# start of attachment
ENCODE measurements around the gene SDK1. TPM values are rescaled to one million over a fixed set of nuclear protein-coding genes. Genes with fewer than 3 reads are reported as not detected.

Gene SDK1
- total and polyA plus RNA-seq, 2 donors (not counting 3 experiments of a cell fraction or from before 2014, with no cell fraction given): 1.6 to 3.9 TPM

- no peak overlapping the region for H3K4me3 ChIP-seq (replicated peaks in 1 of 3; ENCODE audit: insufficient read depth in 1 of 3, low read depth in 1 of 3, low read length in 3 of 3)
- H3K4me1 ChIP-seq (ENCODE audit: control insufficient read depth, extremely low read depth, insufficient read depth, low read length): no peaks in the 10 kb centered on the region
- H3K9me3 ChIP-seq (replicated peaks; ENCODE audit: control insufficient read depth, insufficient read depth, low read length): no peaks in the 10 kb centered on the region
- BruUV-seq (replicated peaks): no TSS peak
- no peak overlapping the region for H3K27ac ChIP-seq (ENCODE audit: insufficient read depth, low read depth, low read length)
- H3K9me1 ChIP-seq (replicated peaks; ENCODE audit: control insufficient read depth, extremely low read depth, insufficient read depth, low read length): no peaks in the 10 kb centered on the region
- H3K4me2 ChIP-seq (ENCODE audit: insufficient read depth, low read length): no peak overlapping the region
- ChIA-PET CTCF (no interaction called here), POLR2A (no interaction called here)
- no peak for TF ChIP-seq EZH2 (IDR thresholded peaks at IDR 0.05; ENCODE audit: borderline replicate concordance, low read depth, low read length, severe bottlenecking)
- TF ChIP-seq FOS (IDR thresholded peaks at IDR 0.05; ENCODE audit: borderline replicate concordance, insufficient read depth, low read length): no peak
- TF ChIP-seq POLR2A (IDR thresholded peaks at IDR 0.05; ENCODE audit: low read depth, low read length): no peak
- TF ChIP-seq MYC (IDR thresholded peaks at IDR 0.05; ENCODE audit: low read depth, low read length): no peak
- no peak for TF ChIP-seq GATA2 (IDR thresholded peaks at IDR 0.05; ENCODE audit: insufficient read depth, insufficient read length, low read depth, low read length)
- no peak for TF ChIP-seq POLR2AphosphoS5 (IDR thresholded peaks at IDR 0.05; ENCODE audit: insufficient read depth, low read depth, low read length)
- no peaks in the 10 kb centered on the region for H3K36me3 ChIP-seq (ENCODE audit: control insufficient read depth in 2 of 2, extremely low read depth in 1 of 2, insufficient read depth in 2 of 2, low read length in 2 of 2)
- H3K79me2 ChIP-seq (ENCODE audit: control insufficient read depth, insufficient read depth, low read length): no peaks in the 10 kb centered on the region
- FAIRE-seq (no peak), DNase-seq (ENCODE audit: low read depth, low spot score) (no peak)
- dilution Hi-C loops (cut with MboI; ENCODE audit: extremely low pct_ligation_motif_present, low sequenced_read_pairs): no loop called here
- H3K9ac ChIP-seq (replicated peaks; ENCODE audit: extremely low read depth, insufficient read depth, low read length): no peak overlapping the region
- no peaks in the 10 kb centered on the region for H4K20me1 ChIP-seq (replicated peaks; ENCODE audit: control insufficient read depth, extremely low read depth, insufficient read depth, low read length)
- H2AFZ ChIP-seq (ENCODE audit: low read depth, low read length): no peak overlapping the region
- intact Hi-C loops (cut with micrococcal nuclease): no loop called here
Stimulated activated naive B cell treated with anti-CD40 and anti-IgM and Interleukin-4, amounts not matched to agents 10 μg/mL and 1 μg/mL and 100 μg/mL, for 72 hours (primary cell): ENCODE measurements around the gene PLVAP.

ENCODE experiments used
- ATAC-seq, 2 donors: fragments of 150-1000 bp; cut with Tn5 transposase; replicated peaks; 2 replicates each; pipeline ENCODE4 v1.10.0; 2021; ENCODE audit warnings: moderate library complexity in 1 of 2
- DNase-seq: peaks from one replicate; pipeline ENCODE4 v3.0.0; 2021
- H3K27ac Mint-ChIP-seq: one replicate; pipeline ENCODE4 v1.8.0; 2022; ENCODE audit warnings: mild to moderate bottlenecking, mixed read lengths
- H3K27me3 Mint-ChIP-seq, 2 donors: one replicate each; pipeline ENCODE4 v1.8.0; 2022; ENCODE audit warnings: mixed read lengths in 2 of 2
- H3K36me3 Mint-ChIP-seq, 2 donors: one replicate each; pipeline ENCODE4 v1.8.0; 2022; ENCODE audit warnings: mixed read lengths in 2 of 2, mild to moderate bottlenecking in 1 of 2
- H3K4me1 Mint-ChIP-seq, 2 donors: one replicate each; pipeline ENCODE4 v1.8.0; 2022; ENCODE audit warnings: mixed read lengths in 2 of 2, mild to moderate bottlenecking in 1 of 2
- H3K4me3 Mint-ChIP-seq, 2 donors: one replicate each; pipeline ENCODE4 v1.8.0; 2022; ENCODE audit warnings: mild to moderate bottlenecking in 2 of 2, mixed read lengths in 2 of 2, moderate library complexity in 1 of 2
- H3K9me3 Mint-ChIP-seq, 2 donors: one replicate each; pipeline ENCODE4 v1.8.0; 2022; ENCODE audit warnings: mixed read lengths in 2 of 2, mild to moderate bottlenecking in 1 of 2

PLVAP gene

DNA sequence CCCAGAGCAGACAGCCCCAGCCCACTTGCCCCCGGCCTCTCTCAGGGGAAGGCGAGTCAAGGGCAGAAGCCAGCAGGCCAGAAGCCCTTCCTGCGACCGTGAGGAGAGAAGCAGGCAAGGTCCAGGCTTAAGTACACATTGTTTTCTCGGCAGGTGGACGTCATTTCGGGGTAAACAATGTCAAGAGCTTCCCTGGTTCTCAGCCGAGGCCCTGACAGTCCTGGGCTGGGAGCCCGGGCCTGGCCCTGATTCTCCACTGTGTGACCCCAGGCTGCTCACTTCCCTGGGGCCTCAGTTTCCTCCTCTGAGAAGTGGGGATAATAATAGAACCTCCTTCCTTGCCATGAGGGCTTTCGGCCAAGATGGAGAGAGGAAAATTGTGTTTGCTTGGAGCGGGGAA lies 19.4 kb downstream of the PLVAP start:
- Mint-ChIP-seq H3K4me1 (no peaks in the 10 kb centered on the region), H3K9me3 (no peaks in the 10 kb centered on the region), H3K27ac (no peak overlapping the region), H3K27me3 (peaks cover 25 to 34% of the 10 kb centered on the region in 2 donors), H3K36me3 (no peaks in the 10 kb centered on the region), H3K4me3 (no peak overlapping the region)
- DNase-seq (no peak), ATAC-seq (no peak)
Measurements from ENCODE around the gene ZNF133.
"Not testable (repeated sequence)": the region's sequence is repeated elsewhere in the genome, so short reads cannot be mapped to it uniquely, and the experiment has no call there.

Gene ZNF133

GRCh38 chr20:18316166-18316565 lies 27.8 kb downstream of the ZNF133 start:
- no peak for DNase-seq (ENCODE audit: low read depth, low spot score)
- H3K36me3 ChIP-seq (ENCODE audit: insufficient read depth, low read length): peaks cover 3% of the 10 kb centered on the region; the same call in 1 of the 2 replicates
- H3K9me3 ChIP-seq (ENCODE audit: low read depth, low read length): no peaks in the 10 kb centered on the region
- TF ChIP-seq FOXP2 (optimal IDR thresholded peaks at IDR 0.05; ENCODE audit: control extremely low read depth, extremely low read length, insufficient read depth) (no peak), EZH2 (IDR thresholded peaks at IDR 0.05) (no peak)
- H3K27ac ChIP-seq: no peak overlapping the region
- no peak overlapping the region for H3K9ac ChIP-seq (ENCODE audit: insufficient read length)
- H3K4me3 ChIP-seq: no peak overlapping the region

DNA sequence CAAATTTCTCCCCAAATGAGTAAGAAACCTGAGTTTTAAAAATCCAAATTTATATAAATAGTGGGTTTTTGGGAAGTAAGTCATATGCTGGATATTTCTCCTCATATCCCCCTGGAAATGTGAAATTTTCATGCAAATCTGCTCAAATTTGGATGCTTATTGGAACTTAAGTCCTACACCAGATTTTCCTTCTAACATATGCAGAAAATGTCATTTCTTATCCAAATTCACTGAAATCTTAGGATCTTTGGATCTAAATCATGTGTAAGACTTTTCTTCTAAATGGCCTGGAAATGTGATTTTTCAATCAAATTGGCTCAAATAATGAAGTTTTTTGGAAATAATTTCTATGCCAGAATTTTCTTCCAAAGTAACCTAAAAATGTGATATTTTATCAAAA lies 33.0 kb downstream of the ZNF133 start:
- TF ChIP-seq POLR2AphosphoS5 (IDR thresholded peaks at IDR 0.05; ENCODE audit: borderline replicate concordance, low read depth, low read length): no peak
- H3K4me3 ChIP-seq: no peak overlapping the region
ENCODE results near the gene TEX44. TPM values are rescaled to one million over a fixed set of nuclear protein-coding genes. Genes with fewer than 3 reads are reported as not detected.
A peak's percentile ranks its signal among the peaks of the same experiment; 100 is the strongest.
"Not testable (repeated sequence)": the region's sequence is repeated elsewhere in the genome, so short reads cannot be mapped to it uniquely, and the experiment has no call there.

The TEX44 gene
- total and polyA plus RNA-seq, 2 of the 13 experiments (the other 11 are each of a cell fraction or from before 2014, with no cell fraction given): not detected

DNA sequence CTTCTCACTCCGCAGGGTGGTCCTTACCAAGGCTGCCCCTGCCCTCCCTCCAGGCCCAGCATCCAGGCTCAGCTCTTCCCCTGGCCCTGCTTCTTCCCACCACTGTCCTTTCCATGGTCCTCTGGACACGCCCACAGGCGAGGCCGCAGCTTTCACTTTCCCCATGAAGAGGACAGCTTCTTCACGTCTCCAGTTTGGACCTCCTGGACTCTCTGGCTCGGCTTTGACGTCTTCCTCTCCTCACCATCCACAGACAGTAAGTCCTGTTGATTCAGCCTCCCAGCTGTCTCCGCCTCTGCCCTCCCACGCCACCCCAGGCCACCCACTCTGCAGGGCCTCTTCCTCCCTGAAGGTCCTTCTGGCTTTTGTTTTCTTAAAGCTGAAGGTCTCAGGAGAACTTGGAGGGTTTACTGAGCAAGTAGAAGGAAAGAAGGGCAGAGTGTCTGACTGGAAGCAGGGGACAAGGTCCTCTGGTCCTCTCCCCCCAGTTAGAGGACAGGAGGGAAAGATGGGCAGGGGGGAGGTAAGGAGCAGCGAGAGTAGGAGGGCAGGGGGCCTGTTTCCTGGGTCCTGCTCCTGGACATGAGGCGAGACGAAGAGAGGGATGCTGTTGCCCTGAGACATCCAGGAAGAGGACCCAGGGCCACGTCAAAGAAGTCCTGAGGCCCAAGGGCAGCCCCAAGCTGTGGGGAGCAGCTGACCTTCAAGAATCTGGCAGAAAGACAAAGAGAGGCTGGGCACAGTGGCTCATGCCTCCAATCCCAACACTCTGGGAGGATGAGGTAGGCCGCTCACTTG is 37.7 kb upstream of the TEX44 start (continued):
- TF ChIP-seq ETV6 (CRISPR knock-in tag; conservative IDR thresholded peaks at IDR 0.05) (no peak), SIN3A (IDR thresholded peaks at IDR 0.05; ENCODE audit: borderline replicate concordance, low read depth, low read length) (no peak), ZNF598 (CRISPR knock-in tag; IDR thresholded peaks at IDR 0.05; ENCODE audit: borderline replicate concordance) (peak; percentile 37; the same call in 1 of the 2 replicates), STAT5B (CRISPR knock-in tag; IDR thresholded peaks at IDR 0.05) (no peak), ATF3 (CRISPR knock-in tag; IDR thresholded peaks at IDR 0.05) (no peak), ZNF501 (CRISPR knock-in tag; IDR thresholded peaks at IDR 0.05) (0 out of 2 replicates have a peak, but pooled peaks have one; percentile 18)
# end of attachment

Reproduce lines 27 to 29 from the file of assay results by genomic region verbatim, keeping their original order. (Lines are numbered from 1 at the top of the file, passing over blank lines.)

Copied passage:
ENCODE experiments used
- ATAC-seq, 2 donors: fragments of 150-1000 bp; cut with Tn5 transposase; replicated peaks; 2 replicates each; pipeline ENCODE4 v1.10.0; 2021; ENCODE audit warnings: moderate library complexity in 1 of 2
- DNase-seq: peaks from one replicate; pipeline ENCODE4 v3.0.0; 2021